In and of itself, the Kendrick acquisition isn’t a huge splash. Washington gives up 21-year-old lefty McKenzie Mills, a former 18th-round pick who was pitching in Single-A Hagerstown, in return for Kendrick, a 34-year-old utilityman who’s a second baseman by trade but can also play a little first, third and outfield. (By the way, it's a shame that the transaction wasn't a three-way deal involving Oakland minor-leaguer Ryan LaMarre, because then we would've had a Kendrick/LaMarre trade.)
The swap definitely gives the banged-up Nats some insurance if outfielder Jayson Werth takes (even) longer than expected to return from the broken bone in his left foot. And/or if center fielder Michael A. Taylor takes (even) longer than expected to return from his oblique injury. And/or if reserve outfielders Chris Heisey (groin) and Ryan Raburn (trapezius) can’t get whole soon. And/or if first baseman Ryan Zimmerman and second baseman Daniel Murphy happen to get bit by the injury bug or simply need days off. In getting Kendrick, Washington also gets a veteran bat off the bench, a lifetime .290 hitter who has been to the postseason six times in 11 big-league seasons. That’s not what really matters here.
The big takeaway from the Kendrick trade is that the Nats probably aren’t done shopping. With a 519-game lead in the National League East (give or take) and a stacked offense that leads the NL in scoring and is fresh off hitting 37 homers (give or take) against the Brewers on Wednesday, it would have been all too easy for GM Mike Rizzo to not add a position player. It would have been all too easy for him to sit back and wait, knowing that by October all the aforementioned invalids (plus shortstop Trea Turner, he of the broken wrist) should be good to go for the playoffs. That’s not how Rizzo rolls.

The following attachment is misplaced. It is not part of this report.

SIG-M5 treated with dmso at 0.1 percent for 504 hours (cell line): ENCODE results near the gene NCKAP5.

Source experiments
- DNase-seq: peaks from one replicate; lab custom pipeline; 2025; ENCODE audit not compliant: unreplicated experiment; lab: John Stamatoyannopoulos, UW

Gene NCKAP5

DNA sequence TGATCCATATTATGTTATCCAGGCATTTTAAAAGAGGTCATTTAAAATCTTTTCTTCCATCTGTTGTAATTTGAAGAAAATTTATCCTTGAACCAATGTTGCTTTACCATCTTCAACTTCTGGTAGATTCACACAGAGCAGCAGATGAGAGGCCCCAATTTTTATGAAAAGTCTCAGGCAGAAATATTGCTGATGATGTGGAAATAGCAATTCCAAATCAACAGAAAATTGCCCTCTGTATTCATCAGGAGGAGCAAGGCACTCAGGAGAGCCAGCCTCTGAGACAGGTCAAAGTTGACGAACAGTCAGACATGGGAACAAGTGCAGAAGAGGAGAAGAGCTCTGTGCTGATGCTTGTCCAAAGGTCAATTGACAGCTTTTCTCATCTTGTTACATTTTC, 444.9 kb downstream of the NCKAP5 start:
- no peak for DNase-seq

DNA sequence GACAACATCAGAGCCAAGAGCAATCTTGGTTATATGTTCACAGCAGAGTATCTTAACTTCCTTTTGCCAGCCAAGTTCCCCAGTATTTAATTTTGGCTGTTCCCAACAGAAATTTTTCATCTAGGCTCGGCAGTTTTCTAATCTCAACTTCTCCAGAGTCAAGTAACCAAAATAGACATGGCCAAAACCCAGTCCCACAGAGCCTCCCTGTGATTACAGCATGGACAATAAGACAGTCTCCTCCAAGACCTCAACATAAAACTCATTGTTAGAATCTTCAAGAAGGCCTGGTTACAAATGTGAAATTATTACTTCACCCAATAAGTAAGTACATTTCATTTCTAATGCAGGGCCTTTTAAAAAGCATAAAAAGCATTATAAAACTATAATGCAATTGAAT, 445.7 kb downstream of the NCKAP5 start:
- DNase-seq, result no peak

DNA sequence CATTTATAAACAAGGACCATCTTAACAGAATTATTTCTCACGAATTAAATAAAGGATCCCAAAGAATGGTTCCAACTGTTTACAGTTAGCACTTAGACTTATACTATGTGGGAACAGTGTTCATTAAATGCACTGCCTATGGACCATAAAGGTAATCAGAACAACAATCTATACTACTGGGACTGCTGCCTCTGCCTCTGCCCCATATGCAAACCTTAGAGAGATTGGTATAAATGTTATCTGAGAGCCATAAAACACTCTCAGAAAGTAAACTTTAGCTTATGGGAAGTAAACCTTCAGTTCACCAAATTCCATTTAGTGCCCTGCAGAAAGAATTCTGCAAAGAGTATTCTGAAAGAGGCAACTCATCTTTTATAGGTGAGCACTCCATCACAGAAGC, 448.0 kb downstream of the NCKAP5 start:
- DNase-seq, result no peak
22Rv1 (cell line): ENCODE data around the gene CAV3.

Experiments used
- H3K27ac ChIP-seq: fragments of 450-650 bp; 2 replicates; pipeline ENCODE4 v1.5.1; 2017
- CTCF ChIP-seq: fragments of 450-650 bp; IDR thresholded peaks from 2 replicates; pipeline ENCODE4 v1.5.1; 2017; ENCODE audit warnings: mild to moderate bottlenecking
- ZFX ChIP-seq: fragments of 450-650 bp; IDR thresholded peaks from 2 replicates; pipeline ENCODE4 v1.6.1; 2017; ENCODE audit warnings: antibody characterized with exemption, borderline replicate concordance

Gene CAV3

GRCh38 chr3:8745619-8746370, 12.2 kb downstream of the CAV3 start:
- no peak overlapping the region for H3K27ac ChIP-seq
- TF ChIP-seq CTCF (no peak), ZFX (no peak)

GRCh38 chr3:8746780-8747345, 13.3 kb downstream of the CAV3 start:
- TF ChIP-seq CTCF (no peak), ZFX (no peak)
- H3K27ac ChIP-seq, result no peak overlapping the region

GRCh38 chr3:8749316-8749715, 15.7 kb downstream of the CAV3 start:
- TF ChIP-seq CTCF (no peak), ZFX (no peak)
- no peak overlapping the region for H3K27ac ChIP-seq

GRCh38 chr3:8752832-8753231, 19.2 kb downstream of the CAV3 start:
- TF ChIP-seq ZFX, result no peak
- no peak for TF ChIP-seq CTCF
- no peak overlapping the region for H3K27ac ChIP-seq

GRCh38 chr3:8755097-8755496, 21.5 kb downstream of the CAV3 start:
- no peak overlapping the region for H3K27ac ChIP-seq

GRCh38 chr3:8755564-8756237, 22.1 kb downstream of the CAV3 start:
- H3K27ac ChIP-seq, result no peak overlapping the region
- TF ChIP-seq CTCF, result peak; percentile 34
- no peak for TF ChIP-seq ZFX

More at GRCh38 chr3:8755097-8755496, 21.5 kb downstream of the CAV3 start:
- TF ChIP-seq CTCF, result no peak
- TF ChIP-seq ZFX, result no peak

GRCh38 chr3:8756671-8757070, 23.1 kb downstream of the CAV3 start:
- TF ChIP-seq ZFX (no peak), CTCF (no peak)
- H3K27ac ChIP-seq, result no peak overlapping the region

Remember, this is the same guy who watched his 2014 rotation, anchored by Stephen Strasburg and Jordan Zimmermann, lead the majors in ERA, and yet he still went out in the offseason and signed Max Scherzer to a seven-year, $210 million contract when absolutely nobody in baseball thought the Nationals needed another starter. In other words, to the extent that ownership is willing to foot the bill, Rizzo is always looking to make one more move. Even when his team is 519 games up. (Or “just” 13 ½.)
Besides, it’s not like the Nats don’t have needs to address. Sure, the bullpen is improved following the recent trade that brought Ryan Madson and Sean Doolittle over from Oakland, but it’s no secret that Washington could still use another pen piece. In related news, All-Star Padres reliever Brad Hand is still out there, as is Tigers closer Justin Wilson. Yes, the rotation ranks third in the majors in ERA and has Cy Young favorite Scherzer at the top, but with Strasburg on the DL and Joe Ross done for the season after Tommy John surgery, suddenly there are questions when it comes to the starting five. Answers are certainly out there in the form of Yu Darvish, Sonny Gray and Justin Verlander, just to name a few.
Whether Rizzo actually pulls the trigger and adds another pitcher or two between now and Monday at 4 p.m. ET remains to be seen. If the Howie Kendrick trade is any indication, he’s certainly locked and loaded.